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, 10 (4), 271-80

H2-antagonists and Alcohol. Do They Interact?


H2-antagonists and Alcohol. Do They Interact?

R Gugler. Drug Saf.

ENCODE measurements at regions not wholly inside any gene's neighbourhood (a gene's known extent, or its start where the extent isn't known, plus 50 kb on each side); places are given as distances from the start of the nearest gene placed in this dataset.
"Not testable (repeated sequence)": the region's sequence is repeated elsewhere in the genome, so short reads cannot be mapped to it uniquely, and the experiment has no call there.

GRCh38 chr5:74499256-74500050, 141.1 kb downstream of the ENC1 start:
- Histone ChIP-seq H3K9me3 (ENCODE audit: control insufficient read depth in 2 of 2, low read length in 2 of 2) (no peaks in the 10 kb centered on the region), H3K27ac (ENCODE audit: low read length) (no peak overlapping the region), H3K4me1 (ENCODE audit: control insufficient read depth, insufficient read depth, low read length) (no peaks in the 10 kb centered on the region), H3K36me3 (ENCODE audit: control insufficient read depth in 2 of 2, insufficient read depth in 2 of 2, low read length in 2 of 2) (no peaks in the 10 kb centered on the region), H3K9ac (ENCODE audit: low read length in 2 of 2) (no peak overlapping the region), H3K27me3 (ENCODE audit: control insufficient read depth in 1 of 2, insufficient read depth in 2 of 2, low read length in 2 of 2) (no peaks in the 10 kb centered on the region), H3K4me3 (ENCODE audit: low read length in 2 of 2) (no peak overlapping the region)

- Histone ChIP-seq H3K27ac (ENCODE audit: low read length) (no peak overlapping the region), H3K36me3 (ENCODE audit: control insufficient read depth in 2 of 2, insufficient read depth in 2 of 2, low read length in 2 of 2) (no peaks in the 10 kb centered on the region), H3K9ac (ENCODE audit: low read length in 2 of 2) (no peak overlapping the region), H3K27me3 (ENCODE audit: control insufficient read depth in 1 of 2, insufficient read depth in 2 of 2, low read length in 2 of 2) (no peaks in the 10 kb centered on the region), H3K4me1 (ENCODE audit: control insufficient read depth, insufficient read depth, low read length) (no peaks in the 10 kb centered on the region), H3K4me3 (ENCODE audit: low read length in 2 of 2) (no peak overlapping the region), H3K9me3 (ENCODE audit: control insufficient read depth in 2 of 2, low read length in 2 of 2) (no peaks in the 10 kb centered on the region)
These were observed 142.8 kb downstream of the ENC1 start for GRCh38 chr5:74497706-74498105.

There are conflicting data on the existence of significant first-pass metabolism of alcohol (ethanol) in the human stomach and its inhibition by histamine H2-receptor antagonists. Alcohol is predominantly metabolised in the liver by the microsomal alcohol oxidising system, alcohol dehydrogenase (ADH) and a catalase enzyme. Histochemical and kinetic studies have revealed several ADH isoenzymes in the gastric mucosa with different kinetic properties. After small oral doses of alcohol first-pass metabolism in the stomach occurs, as shown by reduced area under the plasma concentration-time curve (AUC) compared with intravenous or intraduodenal administration. The activity of gastric ADH is reduced in women, the elderly, Asian individuals, the fasting state, chronic alcoholism and after gastrectomy. The effect is only present with small (< or = 0.3 g/kg) alcohol doses and with a high alcohol concentration. In a number of studies, cimetidine in therapeutic doses over 7 days produced a significant increase in the AUC and in the peak plasma concentration after administration of alcohol 0.15 and 0.30 g/kg. This was related to an inhibition of gastric ADH activity, as shown by in vitro studies. Ranitidine inhibited gastric ADH to a similar extent on a molar basis, but its effect on alcohol levels in vivo was less constant in various studies. Nizatidine also reduced gastric alcohol first-pass metabolism, but famotidine and roxatidine did not show this effect. In other studies, H2-receptor antagonists did not change AUC and peak alcohol concentration. The controversy is not easy to resolve, since a number of the positive studies did not use a placebo-controlled, randomised, crossover design, while some of the negative studies did not exclude habitual alcohol consumers and included Oriental volunteers, although both groups have been shown to lack significant gastric ADH activity. In this case, when first-pass metabolism of alcohol does not exist, this by definition cannot be abolished by H2-antagonists. The inclusion of oral and intravenous dosage data of alcohol is mandatory to positively identify first-pass metabolism in any individuals. The significance of the effect of H2-antagonists on blood alcohol concentrations is minor. It only occurs in young, male, nonalcoholic, non-Asian individuals, and alcohol must be given in a small (social) dose, in a high concentration, and after meals. An increase in alcohol levels in predisposed patients during treatment with some H2-antagonists cannot be excluded, although the likelihood is small. Furthermore, carefully designed studies are needed to clarify fully the significance of this interaction.

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